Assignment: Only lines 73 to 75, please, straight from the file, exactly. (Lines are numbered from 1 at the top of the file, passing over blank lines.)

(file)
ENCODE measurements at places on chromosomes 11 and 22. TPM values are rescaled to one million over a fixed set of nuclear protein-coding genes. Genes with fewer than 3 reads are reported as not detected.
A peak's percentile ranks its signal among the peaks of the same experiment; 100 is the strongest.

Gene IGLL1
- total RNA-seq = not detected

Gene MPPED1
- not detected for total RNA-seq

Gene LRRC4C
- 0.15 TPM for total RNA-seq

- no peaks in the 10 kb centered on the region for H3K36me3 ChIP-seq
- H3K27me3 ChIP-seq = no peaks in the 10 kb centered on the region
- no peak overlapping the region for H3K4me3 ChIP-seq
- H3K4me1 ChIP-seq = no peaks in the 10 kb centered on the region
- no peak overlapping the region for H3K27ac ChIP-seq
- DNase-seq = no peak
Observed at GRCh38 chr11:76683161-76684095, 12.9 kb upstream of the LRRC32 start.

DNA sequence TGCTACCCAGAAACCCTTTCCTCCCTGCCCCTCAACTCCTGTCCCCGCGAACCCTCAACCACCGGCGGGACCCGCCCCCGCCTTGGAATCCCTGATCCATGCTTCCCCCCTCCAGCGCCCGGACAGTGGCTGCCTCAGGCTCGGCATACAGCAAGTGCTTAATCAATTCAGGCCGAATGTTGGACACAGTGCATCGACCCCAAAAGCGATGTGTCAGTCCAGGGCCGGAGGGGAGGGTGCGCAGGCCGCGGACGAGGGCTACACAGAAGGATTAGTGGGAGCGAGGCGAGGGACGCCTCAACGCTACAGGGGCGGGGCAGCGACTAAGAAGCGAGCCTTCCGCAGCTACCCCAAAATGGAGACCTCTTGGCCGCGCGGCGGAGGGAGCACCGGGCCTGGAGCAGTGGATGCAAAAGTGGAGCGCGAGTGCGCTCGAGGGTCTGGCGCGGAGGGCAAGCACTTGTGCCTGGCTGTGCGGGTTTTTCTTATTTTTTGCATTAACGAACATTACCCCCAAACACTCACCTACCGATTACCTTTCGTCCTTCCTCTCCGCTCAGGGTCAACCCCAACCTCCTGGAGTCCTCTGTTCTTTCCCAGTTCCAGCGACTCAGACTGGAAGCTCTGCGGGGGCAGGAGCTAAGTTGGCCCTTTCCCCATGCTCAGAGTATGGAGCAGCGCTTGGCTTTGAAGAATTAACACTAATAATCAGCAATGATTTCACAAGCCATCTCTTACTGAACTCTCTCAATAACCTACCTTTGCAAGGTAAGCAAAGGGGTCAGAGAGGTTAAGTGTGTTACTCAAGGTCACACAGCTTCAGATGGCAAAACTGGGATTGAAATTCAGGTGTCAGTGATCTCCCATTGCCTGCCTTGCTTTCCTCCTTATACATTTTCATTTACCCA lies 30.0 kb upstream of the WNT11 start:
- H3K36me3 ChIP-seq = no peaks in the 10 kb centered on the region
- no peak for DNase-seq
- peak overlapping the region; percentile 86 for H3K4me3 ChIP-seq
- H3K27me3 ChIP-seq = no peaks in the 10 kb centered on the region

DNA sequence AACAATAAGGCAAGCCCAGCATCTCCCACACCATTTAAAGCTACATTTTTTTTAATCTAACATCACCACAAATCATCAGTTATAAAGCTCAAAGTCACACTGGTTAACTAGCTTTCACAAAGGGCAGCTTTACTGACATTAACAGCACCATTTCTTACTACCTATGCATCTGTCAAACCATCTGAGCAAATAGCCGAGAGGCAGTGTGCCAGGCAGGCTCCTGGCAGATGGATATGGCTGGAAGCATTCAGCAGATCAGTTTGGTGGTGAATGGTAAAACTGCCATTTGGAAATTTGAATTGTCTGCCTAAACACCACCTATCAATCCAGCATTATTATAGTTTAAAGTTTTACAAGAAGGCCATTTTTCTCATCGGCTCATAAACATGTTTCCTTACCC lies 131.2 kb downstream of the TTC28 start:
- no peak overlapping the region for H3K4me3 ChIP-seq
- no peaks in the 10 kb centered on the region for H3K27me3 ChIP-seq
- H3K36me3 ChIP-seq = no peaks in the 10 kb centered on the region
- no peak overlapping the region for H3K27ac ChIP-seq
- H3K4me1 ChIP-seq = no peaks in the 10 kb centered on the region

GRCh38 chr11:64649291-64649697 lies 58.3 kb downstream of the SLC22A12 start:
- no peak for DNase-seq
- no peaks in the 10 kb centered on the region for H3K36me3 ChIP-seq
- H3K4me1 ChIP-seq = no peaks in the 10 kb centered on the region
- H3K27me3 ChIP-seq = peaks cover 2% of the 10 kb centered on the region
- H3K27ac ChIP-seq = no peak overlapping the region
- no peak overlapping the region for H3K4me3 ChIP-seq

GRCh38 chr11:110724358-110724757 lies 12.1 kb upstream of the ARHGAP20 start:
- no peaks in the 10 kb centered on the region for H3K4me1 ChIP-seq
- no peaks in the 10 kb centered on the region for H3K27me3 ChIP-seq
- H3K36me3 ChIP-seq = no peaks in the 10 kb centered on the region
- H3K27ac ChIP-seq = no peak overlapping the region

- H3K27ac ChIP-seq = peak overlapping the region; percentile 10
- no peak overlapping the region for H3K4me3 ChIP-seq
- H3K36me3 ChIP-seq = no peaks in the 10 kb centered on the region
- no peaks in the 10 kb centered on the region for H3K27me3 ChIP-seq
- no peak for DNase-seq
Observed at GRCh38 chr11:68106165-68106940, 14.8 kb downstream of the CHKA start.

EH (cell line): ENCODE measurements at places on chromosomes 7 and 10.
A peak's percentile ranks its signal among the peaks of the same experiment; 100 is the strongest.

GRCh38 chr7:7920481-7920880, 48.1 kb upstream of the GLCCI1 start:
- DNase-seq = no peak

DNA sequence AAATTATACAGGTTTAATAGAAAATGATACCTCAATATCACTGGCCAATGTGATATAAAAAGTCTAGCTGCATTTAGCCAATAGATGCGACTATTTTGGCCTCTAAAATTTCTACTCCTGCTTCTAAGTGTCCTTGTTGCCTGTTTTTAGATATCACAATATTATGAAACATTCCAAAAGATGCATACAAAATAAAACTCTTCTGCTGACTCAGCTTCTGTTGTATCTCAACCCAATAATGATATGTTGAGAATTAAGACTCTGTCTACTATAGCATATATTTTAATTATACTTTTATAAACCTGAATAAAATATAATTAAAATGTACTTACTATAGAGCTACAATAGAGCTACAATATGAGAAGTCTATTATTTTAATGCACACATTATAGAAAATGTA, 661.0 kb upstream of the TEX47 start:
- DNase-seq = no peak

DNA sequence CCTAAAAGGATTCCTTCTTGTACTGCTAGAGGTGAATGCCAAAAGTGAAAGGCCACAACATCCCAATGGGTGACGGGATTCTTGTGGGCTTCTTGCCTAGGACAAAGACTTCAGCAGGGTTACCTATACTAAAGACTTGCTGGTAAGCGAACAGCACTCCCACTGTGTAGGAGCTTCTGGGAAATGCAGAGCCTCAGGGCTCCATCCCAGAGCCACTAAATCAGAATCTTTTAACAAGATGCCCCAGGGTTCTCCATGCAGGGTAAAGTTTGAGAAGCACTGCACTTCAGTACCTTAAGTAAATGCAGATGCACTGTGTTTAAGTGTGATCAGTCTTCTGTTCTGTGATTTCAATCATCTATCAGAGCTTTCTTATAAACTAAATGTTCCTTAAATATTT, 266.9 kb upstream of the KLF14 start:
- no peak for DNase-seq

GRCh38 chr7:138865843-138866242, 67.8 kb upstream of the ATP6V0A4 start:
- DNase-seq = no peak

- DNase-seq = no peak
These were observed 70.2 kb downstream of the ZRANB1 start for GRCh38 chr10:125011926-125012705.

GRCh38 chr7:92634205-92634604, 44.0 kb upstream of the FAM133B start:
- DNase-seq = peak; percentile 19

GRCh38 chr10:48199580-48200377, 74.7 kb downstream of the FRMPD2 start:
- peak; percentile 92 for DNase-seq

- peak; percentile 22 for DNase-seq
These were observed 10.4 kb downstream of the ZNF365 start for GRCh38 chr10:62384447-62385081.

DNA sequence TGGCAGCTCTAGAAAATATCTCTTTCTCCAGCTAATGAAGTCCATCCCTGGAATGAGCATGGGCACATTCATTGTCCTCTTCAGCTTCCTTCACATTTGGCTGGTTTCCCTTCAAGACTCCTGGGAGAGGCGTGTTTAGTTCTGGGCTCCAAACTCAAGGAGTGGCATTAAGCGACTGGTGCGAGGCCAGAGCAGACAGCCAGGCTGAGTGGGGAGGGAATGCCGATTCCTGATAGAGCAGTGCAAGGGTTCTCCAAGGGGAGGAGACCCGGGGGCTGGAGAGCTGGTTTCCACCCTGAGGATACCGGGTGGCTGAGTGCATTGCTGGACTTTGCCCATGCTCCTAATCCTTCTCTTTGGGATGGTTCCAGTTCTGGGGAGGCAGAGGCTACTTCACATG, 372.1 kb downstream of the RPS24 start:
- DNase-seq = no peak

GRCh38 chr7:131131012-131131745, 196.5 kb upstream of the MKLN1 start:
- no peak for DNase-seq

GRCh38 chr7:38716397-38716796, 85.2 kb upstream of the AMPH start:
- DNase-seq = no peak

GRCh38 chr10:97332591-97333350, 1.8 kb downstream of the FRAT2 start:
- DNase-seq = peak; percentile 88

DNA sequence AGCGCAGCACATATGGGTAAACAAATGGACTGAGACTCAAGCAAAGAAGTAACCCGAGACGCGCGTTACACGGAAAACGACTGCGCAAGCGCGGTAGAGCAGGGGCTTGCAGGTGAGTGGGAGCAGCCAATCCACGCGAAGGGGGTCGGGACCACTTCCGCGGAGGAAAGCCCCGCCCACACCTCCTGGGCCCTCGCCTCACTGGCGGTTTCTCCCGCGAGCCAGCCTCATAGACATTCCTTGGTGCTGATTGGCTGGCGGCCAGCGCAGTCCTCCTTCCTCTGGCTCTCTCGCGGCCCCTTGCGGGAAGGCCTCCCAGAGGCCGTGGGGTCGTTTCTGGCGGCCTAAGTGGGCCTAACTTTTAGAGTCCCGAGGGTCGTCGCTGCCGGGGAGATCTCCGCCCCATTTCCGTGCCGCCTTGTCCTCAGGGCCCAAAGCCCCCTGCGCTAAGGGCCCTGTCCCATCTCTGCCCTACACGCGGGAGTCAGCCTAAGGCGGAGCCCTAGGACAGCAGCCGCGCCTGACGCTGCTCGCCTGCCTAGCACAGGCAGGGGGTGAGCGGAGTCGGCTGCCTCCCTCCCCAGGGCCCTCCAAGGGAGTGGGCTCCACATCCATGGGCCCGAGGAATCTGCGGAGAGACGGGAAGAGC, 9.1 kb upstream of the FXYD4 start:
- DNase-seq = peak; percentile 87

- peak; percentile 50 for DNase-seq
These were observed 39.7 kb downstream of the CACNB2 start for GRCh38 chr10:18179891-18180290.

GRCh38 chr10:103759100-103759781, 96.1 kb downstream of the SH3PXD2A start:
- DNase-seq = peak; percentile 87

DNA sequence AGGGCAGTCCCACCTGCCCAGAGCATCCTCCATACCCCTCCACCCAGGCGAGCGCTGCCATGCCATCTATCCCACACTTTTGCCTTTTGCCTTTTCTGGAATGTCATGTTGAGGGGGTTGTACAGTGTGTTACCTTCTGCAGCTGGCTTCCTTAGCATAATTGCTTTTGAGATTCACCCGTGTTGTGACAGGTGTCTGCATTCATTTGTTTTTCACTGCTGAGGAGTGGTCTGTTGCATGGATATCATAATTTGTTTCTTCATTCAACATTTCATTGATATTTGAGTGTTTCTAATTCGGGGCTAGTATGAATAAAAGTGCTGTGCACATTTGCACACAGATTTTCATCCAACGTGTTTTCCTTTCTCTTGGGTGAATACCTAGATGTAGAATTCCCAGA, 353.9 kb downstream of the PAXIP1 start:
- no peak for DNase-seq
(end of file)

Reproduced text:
- peak; percentile 50 for DNase-seq
These were observed 39.7 kb downstream of the CACNB2 start for GRCh38 chr10:18179891-18180290.

GRCh38 chr10:103759100-103759781, 96.1 kb downstream of the SH3PXD2A start: